Arba'een (Arabic: الأربعين, "forty"), Chehlom (Persian:
چهلم, Urdu: چہلم, "the fortieth [day]") or Qırxı,
İmamın Qırxı (Azerbaijani: امامین قیرخی, "the fortieth
of Imam") is a
Shia Muslim religious observance that occurs forty days
after the Day of Ashura. It commemorates the martyrdom of Husayn ibn
Ali, the grandson of the Islamic prophet Muhammad, who was killed on
the 10th day of the month of Muharram.
Husayn ibn Ali
Husayn ibn Ali and 72
companions were killed by Yazid I's army in the Battle of
61 AH (680 CE). Writing in forty batches[clarification needed]
has become a tradition among Islamic scholars.
Arba'een or forty days is also the usual length of mourning after the
death of a family member or loved one in many Muslim traditions.
Arba'een is one of the largest pilgrimage gatherings on Earth, in
which up to 45 million people go to the city of
The significance of the number 40 has roots in a saying (hadith) of
Muhammad: "On the day of judgment, among my people, God will consider
whoever memorized forty Hadiths as an erudite man". Numerous Islamic
scholars have gathered collections of forty hadith, quoting from the
prophet and the Imams who followed him in
2 Annual pilgrimage
3 Ziyarat of Arbaeen
4 Other religions and countries in the Arba'een
5 Political significance
Arba'een in the Gregorian calendar
7 See also
According to tradition, the
Arba'een pilgrimage has been observed
since the year 61 AH of the
Islamic calendar (10 October 680) after
the Battle of
Karbala or the following year. According to tradition,
the first such gathering took place when Jabir ibn Abd Allah, a
sahabah and the first Arbas'een pilgrim, made a pilgrimage to the
burial site of Husayn. He was accompanied by Atiyya ibn Sa'd
because of his infirmity and probable blindness. According to
tradition, his visit coincided with that of the surviving female
members of Muhammad's family and Husayn's son and heir,
Imam Ali ibn
Husayn Zayn al-Abidin (also spelled Zain-ul-Abideen), who had all been
held captive in
Damascus by Yazid I, the
Zayn al-Abidin had survived the Battle of
Karbala and led a secluded
life in deep sorrow. He lived under pressure and tight surveillance
Umayyad Caliphate. According to legend, for twenty years
whenever water was placed before him, he would weep. One day a servant
said to him, ‘O son of Allah’s Messenger! Is it not time for your
sorrow to come to an end?’ He replied, ‘Woe upon you!
prophet had twelve sons, and Allah made one of them disappear. His
eyes turned white from constant weeping, his head turned grey out of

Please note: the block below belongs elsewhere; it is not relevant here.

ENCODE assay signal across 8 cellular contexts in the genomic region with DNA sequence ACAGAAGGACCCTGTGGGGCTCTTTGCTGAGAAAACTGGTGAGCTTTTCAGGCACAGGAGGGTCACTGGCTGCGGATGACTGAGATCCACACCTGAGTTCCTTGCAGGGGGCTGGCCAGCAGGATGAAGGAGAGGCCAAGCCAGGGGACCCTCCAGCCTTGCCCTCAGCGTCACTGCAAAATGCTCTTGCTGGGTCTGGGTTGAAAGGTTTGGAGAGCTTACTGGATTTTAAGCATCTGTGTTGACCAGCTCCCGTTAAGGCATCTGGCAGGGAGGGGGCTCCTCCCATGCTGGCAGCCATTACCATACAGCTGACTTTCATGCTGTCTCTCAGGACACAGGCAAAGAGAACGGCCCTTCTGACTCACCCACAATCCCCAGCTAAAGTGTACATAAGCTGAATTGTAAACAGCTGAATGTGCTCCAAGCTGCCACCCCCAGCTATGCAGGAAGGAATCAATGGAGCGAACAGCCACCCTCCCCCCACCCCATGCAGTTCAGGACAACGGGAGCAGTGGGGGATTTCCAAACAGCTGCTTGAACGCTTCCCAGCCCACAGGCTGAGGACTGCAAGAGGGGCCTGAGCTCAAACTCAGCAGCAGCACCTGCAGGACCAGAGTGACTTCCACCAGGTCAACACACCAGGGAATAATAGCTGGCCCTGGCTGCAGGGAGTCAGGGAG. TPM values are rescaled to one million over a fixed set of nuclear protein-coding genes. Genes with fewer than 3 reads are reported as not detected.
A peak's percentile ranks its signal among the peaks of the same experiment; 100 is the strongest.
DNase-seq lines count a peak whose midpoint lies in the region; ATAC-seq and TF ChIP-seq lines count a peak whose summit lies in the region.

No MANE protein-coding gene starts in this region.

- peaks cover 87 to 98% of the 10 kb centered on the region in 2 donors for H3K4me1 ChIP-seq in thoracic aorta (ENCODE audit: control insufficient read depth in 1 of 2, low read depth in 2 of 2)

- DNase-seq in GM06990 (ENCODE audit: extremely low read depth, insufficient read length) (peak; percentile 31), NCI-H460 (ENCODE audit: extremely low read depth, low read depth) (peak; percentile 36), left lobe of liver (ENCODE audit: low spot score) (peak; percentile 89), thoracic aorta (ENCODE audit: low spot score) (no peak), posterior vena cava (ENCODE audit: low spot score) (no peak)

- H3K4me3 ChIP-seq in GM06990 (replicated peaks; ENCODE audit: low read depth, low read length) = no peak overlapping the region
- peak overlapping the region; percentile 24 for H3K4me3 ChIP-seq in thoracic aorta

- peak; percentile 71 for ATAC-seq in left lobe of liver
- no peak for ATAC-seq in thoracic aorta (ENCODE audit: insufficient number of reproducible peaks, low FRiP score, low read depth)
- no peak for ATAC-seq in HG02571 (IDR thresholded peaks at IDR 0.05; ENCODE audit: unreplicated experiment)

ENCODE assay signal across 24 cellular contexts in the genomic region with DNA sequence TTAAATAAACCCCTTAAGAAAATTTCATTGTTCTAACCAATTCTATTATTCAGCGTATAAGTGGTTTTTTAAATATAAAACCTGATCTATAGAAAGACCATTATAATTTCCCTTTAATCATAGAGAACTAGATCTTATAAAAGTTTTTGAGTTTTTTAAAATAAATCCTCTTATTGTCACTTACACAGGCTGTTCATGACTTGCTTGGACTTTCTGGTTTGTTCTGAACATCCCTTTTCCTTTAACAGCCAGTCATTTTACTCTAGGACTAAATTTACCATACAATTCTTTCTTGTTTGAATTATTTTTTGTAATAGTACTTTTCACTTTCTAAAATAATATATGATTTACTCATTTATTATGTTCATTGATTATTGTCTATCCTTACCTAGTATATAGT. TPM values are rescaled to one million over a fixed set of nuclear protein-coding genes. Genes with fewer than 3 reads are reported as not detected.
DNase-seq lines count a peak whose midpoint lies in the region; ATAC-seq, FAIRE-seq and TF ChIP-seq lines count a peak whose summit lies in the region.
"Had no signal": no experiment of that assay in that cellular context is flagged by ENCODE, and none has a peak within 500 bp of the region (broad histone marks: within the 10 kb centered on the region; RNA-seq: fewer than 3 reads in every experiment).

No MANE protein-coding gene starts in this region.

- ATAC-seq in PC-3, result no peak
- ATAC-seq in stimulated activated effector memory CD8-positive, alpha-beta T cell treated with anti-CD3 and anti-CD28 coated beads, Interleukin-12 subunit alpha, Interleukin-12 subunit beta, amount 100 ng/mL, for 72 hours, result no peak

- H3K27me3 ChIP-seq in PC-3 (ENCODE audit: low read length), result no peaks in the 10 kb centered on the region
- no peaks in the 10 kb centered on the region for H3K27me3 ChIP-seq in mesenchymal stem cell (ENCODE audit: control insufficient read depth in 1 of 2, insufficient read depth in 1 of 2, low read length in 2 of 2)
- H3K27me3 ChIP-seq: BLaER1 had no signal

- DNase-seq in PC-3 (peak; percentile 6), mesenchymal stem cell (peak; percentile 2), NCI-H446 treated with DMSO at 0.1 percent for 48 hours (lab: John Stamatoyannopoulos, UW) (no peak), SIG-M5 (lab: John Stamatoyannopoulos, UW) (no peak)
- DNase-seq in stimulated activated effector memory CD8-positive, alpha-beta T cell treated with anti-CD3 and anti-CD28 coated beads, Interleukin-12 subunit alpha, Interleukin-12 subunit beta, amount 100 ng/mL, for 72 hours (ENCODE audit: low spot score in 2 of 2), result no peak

sorrow, and his back became bent in gloom,[a] though his son was alive
in this world. But I watched while my father, my brother, my uncle,
and seventeen members of my family were slaughtered all around me. How
should my sorrow come to an end?’[b]
Arba'een's performance has been banned in some periods, the last of
which was when Saddam Hussein, (a Sunni who ruled as an Arab
nationalist, clashing with Islamic revivalism) was president of Iraq.
For nearly 30 years under Saddam's regime, it was forbidden to mark
Arba'een publicly in Iraq. Following the 2003 invasion of Iraq, the
observance in April 2003 was broadcast worldwide.
The city of
Iraq is the center of the proceedings which
many pilgrims travel miles on foot to reach. As of 2016 “between 17
million and 20 million” pilgrims usually attend
including about three million foreigners, most of whom are
Arba'een is consistently among the largest peaceful gatherings in
history. Every year, huge crowds of pilgrims travel
to the city of
Karbala in pilgrimage to the
Imam Hossein holy shrine
Karbala on Arba’een Day. (For example it is over 500km from
Basra the largest city in southern
Shia predominate to
Karbala.) It is traveled annually on foot by Iraqi pilgrims, which
takes them two weeks, or approximately one month to come from other
countries like Iran. The crowds become so massive that roads are
blocked for hundreds of miles.
In 2008, approximately nine million religious observers converged on
Karbala to commemorate Arba’een. In 2009, over ten million
people were estimated to have reached Karbala, according to BBC News
and Press TV. In 2013, 20 million pilgrams from 40 countries came for
Arbaeen, according to Iranian media. A car bomb targeting
worshippers returning from
Karbala killed at least 20 Shiite pilgrims
in January 2013. In 2014, up to 17 million people made the
pilgrimage and many choose to make the 55-mile journey on foot from
Najaf, near areas controlled by the militant Islamic State of
the Levant (ISIL), which has declared
apostates. Up to 17 million pilgrams came in 2015 and
Ziyarat of Arbaeen
Main article: Ziyarat of Arba'een
Arba'een is a prayer which is usually recited in Karbala
on the day of Arba'een. It is narrated from Safwan al-Jammaal from